Tuesday, December 10, 2013

A Bite of the Big Apple? Maybe Soon...

I have always wanted to take my family to New York City. I think Ashley would love the lights and action of Times Square, and I would love the shopping! But knowing that I have two people in wheelchairs has kept me from attempting that trip. I worry about the normal accessibility issues like wheeling through large crowds of people or navigating store displays which seemed designed to prohibit wheelchair travel. But, since driving our car in the city would probably be lunacy, we would be at the mercy of taxis, and the majority of the taxis in New York cannot accomodate wheelchair users.

But that is about to change. City officials announced a legal settlement Friday mandating that at least half the city's taxi fleet be wheelchair-accessible by 2020. The details still need to be worked out, and of course there is the question of who is going to pay for the new taxis, some of which can be upwards of $15,000 a vehicle.

Right now, 231 of the city's 13,237 yellow cabs can accommodate wheelchairs. Transit buses are accessible but not always available. The city's costly paratransit system, Access-A-Ride, requires advance reservations and can turn short trips into marathons.

The agreement requires the Taxi and Limousine Commission to propose rules that would phase in the new, accessible cabs by attrition. No cars on the road would be required to undergo upgrades, but half of all new vehicles brought into service would be required to accommodate wheelchairs. The average city cab has a lifespan of three to five years.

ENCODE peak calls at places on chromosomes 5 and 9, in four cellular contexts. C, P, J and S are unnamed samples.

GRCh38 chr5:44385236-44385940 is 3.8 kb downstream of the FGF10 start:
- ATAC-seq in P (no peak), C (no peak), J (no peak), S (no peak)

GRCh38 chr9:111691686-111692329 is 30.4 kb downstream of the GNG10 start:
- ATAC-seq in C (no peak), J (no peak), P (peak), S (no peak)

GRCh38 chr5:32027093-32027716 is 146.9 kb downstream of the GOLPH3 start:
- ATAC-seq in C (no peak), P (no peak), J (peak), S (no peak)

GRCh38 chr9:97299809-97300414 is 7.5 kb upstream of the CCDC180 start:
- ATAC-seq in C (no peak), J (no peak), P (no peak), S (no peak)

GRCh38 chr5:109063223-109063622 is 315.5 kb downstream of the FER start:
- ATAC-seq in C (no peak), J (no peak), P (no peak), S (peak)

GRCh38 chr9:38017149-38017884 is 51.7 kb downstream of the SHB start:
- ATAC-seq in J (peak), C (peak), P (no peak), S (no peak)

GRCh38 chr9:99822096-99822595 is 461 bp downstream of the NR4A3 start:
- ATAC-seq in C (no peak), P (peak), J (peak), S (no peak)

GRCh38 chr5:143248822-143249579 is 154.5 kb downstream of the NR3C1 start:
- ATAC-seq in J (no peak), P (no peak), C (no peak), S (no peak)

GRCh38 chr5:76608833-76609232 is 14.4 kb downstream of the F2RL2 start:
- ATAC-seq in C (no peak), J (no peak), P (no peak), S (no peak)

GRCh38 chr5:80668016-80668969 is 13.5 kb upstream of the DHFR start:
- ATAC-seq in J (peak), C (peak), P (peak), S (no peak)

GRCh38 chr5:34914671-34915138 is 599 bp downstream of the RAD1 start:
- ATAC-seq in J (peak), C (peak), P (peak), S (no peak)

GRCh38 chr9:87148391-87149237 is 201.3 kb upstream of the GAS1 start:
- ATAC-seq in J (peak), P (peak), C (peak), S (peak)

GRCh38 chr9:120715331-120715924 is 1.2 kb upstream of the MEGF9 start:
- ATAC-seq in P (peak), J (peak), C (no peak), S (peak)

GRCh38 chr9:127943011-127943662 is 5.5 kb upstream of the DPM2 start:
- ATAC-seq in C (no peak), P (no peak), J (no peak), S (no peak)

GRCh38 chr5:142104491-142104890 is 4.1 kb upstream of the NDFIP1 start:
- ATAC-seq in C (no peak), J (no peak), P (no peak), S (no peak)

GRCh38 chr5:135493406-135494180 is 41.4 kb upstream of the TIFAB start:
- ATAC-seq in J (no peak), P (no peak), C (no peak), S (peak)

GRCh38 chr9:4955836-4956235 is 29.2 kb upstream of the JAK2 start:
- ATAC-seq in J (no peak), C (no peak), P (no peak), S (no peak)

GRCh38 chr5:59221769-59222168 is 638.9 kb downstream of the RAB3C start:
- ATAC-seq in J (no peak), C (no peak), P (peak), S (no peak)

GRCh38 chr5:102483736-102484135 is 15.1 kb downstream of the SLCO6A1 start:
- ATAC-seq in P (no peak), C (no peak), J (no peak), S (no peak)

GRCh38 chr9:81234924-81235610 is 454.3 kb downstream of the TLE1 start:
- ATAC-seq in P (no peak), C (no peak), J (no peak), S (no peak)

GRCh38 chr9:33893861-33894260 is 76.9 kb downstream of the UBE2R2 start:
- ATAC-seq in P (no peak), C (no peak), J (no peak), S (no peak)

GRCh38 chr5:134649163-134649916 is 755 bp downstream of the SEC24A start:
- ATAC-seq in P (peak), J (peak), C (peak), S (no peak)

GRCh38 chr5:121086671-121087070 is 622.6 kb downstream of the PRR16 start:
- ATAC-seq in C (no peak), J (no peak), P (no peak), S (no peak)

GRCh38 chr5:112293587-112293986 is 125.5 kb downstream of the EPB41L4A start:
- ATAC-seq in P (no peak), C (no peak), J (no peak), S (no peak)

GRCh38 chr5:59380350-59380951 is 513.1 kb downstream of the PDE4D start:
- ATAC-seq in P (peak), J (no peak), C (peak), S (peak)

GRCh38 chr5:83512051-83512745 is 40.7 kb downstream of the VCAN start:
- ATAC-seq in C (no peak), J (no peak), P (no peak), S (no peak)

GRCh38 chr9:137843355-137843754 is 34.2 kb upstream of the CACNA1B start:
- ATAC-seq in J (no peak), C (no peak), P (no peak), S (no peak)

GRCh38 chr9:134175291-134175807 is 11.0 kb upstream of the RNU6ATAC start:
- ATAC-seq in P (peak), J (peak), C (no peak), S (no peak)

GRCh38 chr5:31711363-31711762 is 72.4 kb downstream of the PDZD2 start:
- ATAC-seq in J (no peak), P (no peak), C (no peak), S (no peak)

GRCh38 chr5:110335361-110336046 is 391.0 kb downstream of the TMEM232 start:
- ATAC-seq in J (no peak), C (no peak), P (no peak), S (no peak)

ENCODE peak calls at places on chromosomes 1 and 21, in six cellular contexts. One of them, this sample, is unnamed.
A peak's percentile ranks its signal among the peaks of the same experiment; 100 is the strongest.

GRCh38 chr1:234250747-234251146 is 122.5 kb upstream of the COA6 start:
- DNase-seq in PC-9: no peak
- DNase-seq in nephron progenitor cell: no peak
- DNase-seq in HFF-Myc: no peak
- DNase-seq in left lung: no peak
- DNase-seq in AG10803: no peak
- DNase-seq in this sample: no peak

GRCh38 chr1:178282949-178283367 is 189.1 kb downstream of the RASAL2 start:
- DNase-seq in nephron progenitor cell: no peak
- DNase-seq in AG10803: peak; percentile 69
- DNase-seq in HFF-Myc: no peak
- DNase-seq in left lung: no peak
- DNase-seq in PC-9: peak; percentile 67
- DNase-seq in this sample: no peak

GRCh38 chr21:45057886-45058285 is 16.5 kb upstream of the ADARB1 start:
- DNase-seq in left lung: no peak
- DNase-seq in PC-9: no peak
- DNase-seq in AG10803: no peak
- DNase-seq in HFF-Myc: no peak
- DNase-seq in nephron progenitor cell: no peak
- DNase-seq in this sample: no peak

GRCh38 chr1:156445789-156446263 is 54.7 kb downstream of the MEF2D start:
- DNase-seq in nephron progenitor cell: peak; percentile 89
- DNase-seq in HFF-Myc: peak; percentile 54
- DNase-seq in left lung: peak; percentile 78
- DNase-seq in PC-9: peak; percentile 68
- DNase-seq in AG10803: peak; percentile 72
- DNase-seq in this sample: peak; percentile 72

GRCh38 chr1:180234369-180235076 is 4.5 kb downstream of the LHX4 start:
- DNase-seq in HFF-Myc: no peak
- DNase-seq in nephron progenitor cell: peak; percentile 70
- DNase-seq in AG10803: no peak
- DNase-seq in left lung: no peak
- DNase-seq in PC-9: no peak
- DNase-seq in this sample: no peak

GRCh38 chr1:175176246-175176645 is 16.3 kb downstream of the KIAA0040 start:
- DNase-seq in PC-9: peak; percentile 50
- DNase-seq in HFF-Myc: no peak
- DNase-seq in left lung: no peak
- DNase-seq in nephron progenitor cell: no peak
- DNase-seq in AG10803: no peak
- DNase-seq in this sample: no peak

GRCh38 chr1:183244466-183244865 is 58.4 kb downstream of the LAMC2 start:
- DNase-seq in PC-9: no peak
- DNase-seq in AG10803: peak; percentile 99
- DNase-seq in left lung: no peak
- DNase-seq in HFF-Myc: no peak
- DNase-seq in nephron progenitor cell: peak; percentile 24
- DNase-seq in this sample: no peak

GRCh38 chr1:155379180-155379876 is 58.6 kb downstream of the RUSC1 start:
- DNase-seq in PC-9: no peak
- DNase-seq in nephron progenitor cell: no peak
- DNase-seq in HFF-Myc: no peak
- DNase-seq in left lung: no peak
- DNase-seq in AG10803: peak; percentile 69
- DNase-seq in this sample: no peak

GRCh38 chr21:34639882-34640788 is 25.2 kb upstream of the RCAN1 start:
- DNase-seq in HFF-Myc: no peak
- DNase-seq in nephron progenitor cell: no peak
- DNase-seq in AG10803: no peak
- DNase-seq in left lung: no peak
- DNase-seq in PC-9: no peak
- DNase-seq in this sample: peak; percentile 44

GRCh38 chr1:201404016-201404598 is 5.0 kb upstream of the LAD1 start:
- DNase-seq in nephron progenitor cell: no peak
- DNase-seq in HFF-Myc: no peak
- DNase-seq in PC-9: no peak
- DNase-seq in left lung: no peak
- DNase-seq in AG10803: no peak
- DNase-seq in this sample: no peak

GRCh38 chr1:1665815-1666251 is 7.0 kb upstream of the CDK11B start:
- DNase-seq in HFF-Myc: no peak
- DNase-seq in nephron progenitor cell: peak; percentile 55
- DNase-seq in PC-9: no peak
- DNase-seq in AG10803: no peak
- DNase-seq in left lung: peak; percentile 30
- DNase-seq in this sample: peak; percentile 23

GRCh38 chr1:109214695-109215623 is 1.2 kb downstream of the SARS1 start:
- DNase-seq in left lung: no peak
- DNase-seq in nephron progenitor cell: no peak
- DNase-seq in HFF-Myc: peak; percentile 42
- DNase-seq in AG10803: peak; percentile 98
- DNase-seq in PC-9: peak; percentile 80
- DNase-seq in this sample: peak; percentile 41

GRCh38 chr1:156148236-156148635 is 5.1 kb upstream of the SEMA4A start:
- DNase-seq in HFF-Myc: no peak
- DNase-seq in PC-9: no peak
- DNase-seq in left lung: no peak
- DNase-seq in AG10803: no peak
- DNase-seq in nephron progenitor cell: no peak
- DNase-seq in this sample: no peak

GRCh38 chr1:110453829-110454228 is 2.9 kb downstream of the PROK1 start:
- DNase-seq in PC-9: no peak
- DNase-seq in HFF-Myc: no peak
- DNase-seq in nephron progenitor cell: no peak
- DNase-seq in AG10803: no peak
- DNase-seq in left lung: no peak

And I am sure that passengers are going to see higher fares, a rationale for having to make the changes. Will it be worth increased fares to the wheelchair users who can finally move around the city? I know for my family it would be. So maybe by the time I retire in 5-6 years, that trip to New York City just might become a reality!

1 comment:

Anonymous said...

Greetings from the Apple. The buses, and many subway stations, are accessible. Your concern about the Times Square crowds is on the money, though. We natives just holler "ramming speed! and the tourons stop gawking and pay attention. Stores, likewise, are a big problem, but most of them are chain stores or junk shops; the ones with interesting merchandise are making enough money that they don't have to jam every inch with merchandise. Check out Tiffany's, for example. Like transit, our museums have taken access to heart. The Met, for example, has a program that promotes art access for the blind, using replicas of works with raised textured enhancements... if you come, please don't take up 3/4 of the width of the sidewalk when you stop to gawk.